Saturday, May 28, 2016
from binge to snack: why Parking 60 has changed my writing life
A year ago, I attended a Thinkwell seminar, on academic writing. It was two hours that flipped my approach to writing on its head. As part of the seminar, Thinkwell talked about the contrast between binge writing and snack writing. Binge writing involves large slabs of time, often when faced by a deadline. Snack writing is regular, limited, daily.
Prior to the seminar, I had been a binge writer. I am motivated by deadlines. I told myself I needed good time to get into the headspace I needed to write. Since that time rarely came along, the binges – faced with an academic conference looming – would at times get pretty intense.
Thinkwell encouraged writing between 45 to 120 minutes a day, five days a week, first thing. Writing is writing. It is not reading or editing. It is putting words on a page. I decided to give it a go.
A year ago, I hung a “Shh. Research in progress” sign over my desk at home. I turned off the internet. I cleared the desk of everything but my research. I placed the photo on my cellphone as a reminder. I began to try and not make appointments before 9:30 am.
That was 29 May, 2015.
This week, 26 May, 2016, I took a second photo. “Parking 60.” It captures my current work habit. I do the school run, then head for a cafe (less likely to be disturbed). I write for 60 minutes. I “park” – writing a few notes to myself about what I need to do next. I return to work and have about 15 minutes to clear immediate email, before heading for staff morning tea and into my meetings. I do that three to four times a week.
In the year in between these two photos, in my snack writing, I have written 75,000 words. This involves one book (Built for Change), three journal articles (draft, not yet submitted) and one international conference presentation.
I have continued to find small fragments of time at meet urgent deadlines at other times of the day. This is not in the 75,000 words tally, but has included eleven monthly 500 word film reviews, eight conference abstracts, two 700 word articles aimed at my industry partner and the publication of one conference proceedings.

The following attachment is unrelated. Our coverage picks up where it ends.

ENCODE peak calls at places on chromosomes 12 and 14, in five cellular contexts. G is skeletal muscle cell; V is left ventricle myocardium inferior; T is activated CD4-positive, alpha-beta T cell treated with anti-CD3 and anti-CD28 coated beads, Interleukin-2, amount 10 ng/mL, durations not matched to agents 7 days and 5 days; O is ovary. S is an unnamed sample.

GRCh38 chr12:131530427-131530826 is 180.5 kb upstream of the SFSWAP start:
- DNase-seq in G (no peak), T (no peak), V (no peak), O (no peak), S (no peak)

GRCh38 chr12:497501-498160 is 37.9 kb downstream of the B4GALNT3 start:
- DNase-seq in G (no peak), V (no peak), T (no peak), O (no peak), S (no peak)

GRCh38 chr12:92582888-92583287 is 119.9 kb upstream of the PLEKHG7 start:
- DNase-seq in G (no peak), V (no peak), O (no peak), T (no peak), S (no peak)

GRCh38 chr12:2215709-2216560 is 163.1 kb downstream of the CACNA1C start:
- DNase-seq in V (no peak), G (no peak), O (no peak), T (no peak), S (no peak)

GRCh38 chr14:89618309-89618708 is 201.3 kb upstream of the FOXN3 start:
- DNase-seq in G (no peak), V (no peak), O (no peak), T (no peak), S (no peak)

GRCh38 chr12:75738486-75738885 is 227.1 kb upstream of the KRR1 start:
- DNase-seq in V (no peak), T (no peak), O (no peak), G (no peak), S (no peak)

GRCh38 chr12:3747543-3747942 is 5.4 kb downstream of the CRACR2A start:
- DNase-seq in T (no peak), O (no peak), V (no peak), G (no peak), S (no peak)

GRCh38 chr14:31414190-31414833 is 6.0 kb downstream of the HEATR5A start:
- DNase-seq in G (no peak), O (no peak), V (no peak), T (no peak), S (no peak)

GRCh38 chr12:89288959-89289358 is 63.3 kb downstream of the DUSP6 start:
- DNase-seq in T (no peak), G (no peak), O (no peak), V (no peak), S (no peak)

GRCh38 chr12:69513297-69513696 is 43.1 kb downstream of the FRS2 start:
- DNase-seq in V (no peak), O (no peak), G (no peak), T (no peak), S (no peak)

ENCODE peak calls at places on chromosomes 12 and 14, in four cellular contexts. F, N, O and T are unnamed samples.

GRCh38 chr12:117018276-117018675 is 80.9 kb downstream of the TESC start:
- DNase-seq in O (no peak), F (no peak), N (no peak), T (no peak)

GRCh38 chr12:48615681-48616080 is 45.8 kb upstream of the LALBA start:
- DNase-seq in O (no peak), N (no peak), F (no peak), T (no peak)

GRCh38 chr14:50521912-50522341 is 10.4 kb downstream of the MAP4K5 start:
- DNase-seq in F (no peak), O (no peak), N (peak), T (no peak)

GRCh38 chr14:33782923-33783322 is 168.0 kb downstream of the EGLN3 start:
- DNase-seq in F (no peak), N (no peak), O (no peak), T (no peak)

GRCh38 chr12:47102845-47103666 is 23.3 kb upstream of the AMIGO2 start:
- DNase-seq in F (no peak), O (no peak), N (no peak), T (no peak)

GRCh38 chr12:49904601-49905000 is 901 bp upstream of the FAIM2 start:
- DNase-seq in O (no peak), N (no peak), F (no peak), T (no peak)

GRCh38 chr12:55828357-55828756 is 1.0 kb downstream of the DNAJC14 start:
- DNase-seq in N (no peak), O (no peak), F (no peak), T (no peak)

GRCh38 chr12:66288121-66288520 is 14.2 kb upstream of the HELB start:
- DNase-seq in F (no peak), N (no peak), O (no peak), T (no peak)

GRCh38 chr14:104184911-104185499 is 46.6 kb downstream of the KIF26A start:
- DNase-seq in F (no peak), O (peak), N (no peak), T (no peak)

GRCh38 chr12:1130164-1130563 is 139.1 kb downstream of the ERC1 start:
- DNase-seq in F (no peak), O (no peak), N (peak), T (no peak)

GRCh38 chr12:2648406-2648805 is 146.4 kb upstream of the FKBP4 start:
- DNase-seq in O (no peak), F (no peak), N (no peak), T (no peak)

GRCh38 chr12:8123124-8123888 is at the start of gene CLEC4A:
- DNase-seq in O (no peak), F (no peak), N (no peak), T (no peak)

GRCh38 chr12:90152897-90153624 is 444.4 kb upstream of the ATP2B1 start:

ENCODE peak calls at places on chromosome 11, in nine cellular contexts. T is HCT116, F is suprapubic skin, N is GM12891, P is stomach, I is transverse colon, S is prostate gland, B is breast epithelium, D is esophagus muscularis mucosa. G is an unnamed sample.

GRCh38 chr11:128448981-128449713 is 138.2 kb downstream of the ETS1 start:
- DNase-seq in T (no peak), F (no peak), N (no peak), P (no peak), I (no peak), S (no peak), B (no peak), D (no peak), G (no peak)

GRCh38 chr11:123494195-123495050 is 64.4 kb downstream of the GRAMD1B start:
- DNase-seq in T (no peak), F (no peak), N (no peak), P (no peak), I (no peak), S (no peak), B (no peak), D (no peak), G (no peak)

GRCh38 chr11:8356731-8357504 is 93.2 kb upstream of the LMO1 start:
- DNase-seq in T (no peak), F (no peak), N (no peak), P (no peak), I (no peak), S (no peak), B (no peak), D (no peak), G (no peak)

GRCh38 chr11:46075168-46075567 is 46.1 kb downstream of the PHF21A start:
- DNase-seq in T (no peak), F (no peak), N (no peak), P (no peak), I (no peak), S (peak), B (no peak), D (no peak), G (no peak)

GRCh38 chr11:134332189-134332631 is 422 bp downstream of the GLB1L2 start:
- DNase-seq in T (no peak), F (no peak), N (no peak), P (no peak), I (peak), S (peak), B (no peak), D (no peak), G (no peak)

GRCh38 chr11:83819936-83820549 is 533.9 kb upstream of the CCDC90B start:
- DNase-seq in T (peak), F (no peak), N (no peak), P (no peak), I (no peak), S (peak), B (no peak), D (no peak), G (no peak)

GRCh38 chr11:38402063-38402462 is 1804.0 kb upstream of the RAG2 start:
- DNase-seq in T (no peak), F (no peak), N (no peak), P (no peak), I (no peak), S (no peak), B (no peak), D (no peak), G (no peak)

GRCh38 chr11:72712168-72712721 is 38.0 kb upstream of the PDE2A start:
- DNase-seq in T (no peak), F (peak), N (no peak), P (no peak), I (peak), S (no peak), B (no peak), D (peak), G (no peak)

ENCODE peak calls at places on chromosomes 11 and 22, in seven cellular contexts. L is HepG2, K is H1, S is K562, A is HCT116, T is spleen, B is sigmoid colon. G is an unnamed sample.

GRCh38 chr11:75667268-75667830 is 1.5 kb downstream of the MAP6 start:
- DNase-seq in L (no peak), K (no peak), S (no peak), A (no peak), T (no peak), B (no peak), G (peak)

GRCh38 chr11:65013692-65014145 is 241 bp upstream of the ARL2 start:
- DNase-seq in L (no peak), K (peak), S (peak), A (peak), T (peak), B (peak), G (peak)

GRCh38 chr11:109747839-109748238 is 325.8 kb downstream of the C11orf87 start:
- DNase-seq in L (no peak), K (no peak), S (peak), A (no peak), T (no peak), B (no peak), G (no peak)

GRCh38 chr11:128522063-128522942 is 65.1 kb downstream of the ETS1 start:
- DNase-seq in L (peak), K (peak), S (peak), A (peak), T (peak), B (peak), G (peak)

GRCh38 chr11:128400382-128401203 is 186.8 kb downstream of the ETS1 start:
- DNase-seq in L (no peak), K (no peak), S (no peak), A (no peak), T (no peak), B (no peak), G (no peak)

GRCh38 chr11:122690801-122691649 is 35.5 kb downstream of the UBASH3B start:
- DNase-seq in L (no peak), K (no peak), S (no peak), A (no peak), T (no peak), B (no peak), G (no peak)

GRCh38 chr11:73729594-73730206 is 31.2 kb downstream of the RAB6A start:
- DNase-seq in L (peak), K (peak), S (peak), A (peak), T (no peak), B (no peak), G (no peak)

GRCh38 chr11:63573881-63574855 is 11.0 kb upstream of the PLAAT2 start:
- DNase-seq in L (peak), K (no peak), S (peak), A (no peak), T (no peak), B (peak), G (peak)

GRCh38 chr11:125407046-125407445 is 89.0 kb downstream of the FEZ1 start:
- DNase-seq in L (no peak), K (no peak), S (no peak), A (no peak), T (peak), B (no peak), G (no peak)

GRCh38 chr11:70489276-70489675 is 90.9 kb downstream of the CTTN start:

The encouragement by Thinkwell to snack writing is based on psychological and educational research into productivity in research.
- First, writing is hard work. It is 90% perspiration, 10% inspiration. Humans tend to do all they can to avoid hard work.
- Second, the brain makes its best decisions when fresh. Hence the brain is more likely to remain on task, focused on the hard work of writing if you write first in your day.
- Third, the brain subconsciously processes while you go about other tasks. Snack writing is more likely to draw on this subconscious processes. When a thought comes during the day, I make a quick note, and have something to spark when when I return the next morning.
- Fourth, the brain remembers what you felt like as you last finished something. If you binge write, you are more likely to finish exhausted. The brain remembers this and the next time you want to write, your brain recalls how hard it was and encourages you to find an easier task. If you snack write, you are likely to stop while you are in a good flow. The brain remembers this. The next time you want to write, the brain recalls how energised you were in the midst of the flow.
- Fifth, this is helped by “parking.” At the end of 60 minutes, I make a note of what I was about to do. I label this clearly in yellow on my Word document. I also make a note in Evernote using a tag “the next most important thing.” I update my work count, to give a sense of progress. This means when I sit to write, it is easier to pick up the task. I don’t have to work out what do, because it is already there in my to do list .
Over the year, I have noticed some changes. I tend now to think in sections. Rather than look at an entire piece of work that needs to be around 6,000 words for a journal article or 8,000 words for a book chapter, I find I am using headings to break the project up. With only an hour, I find myself focused on completing a section, rather than the entire project. I used to think I needed a sabbatical or at least a whole day to work on a book. Now I am much more comfortable in 60 minute bursts. I also tend to be better organised. I have a cloth bag in which my books for different projects live, which gets taken to the cafe. If I need a book to complete the next section, I find myself fitting the task of acquiring the book into the day, rather than needing to first find the book before I can start writing.
I have moved jobs during the year. The output is roughly similar. I wrote around 25,000 in the four months of being Principal of Uniting College and have written 55,000 in the eight months of being Principal of Knox Centre for Ministry and Leadership. In the current job, I have less breakfast meetings. However, I am flying more, which provides a different set of challenges.
By claiming 60 minutes, what have I lost? My partner reckons I don’t come home from work any later. I am blogging less. (I have averaged 9 blog posts per month in the last 12 months; 12 blog posts per month in the 12 months prior). In other words, blogging was my previous “snack writing.” I am probably a bit slower with some email. But I am also more energised. It feels great arriving to my tasks knowing I have already given good, solid, time, to something I value.
I am not sure my writing is any better, although I suspect it is. But one year on, snack writing has changed my writing life and certainly increased my output.
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